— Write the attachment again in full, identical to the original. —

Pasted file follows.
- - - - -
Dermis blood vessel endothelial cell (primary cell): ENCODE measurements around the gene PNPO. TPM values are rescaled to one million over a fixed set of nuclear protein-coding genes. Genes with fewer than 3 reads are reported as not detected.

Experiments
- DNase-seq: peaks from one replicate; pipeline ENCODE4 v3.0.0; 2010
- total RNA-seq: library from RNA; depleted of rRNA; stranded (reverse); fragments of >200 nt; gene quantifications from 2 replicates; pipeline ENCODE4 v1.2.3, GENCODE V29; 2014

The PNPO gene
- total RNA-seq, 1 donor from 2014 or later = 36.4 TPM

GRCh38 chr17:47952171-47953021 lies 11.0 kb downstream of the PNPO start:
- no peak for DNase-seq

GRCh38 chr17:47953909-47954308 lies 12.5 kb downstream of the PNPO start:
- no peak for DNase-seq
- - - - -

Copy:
Dermis blood vessel endothelial cell (primary cell): ENCODE measurements around the gene PNPO. TPM values are rescaled to one million over a fixed set of nuclear protein-coding genes. Genes with fewer than 3 reads are reported as not detected.

Experiments
- DNase-seq: peaks from one replicate; pipeline ENCODE4 v3.0.0; 2010
- total RNA-seq: library from RNA; depleted of rRNA; stranded (reverse); fragments of >200 nt; gene quantifications from 2 replicates; pipeline ENCODE4 v1.2.3, GENCODE V29; 2014

The PNPO gene
- total RNA-seq, 1 donor from 2014 or later = 36.4 TPM

GRCh38 chr17:47952171-47953021 lies 11.0 kb downstream of the PNPO start:
- no peak for DNase-seq

GRCh38 chr17:47953909-47954308 lies 12.5 kb downstream of the PNPO start:
- no peak for DNase-seq